Air pollution is responsible for over 500,000 premature deaths in a single year in Europe. This may be surprising – it’s usually China and India that make the headlines on the subject of air pollution. But according to the latest numbers from the European Environment Agency (EEA) we should also be looking closer to home: in 2014 alone, 534,471 premature deaths across 41 European countries have been linked to air pollution.
Vehicle traffic is responsible for much of the damage from fine particulate matter capable of entering the lungs, although nitrogen dioxide and smog from power plants, industry, and households also contribute significantly to emissions across Europe. A staggering 1.3 trillion euros is the economic cost of the premature deaths and of the diseases caused by air pollution in the WHO European Region in 2010, according to the first-ever study of these costs conducted for the Region. The amount is nearly equivalent to one tenth of the gross domestic product (GDP) of the entire European Union in 2013.
While numbers have improved slightly, a staggering 85% of people in urban areas within the EU are exposed to higher levels of particulate matter than are deemed safe by the World Health Organisation, the EEA has established.
"As a society, we should not accept the cost of air pollution,” said EEA Executive Director Hans Bruyninckx. "It is encouraging to see that many European governments and specifically cities are showing leadership in protecting people's health by improving air quality."
Never before has it been more important to monitor air pollution levels and ensure this information is shared so that efficient action can be taken. Copernicus, the European Union’s earth observation programme, is working with public authorities and policymakers to provide data to form new policies, as well as responding quickly and efficiently in the event of a climate emergency.
There is a lot that European countries can do to limit air pollution in major cities. “For a long time, air quality information was confined to specialists. But there is now more appetite from the general public also to have access to this information,” says Vincent-Henri Peuch, head of the Copernicus Atmosphere Monitoring Service. “The Copernicus Atmosphere Monitoring Service provides data and analysis so that national and local authorities can take informed action, taking into account the wider European context and medium- to long-range transport of pollution.”
Screenshot from http://rigaairtext.lv
European city authorities have long been aware of the importance of air quality, and networks have been established to monitor the levels of several regulatory pollutants. Increasingly, forecast information is now becoming available in cities to warn citizens about upcoming events. There is, for instance, the AirText service, which is operational in London in the UK, and, more recently, in Riga, Latvia: this is a smartphone app and text service, which alerts registered users if pollution thresholds are expected to be reached, so that they can take appropriate action, particularly by reducing their exposure. It is done by combining the information provided by Copernicus on a regional level with information about local sources of pollution. “This is a good example of what we want to achieve: Copernicus Atmosphere Monitoring Service helps design effective systems to inform people about the air they are breathing in their local area,” says Vincent-Henri Peuch.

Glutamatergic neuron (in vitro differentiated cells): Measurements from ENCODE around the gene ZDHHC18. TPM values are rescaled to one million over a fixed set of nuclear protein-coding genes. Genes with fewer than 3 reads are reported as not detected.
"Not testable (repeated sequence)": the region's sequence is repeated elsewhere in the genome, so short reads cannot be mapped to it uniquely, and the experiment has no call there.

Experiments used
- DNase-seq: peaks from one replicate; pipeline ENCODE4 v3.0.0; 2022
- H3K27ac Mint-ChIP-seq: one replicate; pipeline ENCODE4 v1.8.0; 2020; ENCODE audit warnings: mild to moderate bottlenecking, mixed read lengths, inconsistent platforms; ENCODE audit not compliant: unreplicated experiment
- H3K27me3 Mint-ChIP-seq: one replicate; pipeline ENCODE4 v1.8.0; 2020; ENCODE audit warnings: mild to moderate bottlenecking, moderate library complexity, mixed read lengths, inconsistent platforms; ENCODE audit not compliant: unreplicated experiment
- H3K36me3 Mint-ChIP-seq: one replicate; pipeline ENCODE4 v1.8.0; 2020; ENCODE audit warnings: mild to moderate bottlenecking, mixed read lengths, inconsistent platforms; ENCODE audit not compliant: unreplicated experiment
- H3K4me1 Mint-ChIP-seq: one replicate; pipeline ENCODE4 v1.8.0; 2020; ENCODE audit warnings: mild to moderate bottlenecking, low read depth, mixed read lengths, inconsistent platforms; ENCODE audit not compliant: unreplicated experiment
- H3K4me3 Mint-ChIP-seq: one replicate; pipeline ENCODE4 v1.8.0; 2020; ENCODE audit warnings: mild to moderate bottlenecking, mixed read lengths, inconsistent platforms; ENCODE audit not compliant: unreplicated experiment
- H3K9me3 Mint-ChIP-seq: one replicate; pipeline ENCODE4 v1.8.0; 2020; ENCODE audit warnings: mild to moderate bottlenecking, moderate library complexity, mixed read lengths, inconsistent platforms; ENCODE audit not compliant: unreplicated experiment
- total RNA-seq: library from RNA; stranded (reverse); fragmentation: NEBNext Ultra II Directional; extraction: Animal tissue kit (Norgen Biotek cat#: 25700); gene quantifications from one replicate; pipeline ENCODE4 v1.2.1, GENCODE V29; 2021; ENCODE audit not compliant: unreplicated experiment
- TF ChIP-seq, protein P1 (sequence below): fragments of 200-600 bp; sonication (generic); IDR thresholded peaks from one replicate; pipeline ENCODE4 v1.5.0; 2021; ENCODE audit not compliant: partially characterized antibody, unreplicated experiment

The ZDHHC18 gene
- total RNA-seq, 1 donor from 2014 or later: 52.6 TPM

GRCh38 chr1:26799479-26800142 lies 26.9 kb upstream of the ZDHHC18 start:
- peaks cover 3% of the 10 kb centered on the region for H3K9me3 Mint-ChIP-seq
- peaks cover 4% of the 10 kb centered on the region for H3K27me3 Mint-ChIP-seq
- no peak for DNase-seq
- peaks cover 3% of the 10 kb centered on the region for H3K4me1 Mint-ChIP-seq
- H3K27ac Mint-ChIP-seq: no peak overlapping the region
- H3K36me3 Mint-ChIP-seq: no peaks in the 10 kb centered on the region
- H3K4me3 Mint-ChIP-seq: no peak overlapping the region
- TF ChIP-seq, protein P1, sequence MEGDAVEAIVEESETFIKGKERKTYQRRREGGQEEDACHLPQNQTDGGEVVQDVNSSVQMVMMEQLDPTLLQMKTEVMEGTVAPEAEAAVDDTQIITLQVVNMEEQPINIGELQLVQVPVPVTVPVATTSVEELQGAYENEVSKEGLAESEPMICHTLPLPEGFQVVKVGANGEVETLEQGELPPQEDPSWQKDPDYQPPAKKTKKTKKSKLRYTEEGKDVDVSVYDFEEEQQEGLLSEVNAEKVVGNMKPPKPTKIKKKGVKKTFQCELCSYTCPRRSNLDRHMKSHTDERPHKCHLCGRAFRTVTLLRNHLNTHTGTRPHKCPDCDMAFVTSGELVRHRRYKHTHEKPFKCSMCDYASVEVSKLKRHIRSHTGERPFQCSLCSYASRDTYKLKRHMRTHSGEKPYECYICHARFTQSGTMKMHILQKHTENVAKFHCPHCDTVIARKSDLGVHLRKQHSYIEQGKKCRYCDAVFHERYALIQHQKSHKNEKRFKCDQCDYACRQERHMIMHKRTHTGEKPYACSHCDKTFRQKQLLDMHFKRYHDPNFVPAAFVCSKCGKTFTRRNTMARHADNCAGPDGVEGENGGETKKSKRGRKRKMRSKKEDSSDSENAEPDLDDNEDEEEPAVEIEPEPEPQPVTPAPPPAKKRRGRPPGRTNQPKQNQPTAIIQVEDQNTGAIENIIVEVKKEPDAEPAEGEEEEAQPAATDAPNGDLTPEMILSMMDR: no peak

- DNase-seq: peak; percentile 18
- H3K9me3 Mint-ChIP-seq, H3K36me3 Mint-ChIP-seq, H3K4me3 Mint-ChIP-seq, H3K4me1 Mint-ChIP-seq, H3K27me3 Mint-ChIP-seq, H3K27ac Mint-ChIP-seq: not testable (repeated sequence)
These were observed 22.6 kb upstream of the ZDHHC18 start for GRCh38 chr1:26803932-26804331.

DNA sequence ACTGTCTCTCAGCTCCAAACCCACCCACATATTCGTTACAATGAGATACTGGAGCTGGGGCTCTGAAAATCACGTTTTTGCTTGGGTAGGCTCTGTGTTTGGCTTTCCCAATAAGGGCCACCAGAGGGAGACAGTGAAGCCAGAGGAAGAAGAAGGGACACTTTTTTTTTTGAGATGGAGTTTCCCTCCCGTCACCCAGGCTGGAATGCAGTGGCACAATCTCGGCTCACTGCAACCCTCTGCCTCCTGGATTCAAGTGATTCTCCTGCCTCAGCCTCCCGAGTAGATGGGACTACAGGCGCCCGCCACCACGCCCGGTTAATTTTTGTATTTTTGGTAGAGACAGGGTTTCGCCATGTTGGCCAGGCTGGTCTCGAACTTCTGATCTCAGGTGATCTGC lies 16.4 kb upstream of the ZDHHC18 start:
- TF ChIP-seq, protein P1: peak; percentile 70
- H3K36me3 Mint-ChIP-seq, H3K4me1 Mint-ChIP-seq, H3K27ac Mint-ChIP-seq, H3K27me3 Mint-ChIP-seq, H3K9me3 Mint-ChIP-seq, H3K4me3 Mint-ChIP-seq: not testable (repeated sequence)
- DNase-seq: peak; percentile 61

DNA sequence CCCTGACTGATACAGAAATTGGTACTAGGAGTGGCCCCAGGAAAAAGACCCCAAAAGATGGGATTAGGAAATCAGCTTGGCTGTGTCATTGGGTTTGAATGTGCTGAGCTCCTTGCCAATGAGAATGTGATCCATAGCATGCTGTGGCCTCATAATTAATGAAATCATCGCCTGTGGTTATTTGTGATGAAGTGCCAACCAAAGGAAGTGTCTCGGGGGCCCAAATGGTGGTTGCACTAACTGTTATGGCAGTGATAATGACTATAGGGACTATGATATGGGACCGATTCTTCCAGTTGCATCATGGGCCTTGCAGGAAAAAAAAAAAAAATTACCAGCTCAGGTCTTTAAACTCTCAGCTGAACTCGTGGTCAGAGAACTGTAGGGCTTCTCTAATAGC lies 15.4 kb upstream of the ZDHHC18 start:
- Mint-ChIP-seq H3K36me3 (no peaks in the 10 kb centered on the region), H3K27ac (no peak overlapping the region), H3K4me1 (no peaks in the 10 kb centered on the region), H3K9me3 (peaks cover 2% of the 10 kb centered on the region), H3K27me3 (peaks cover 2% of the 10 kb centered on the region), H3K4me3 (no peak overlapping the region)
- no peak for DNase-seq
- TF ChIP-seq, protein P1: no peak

To further help to inform the public and to raise awareness, in December 2017 Copernicus joined forces with euronews to launch a daily exclusive sixty-second air quality forecast. Broadcast four times a day on euronews’ ten language channels, an animated map of Europe shows Copernicus Atmosphere Monitoring Service (CAMS) air quality data for major European cities, with an index from 1 to 5 (very good to very poor). Watched by more than 10 million viewers since its launch, this exclusive forecast is also available on the euronews.com weather section in 12 languages.
The Head of Copernicus Atmosphere Monitoring Service points out that people are already familiar with weather forecasts, but air quality forecasting is different: “With the weather there is nothing you can do to change it, but you can take action to improve air quality. People can choose to use public transportation and reduce the number of cars on the roads; authorities can enforce actions to abate certain emissions sources on a given day in order to reduce the severity of an episode.”
While air pollution remains a serious problem across Europe, the increasing focus on monitoring and improving the situation is encouraging. The sector is developing fast, and dozens of applications are becoming available that cover specific cities or even the whole of Europe or the entire world. In Belgium, Vito has developed an air quality modelling framework that aids urban planners, while in Lithuania, an innovative forecasting tool is being fine-tuned to detect allergy symptoms. In Germany, Heich Consult is using data from Copernicus to develop an app that informs people about the air quality in cities. The service mixes up-to-date information with historical data, drawing on numerous sources to provide relevant day-to-day information, initially for the people of Brno. This summer in Greece, the DiscovAir programme will provide integrated weather, UV, pollen and air quality information for tourists so that they can better enjoy their stay in the country and organise their activities in the best possible way.
While these developments are encouraging, there is still work to be done. Combining the efforts of local monitoring services with global data and insight from providers like Copernicus is already producing effective solutions. Empowering policy makers and the general public with these tools ensures that we can take effective action to improve air quality in the future.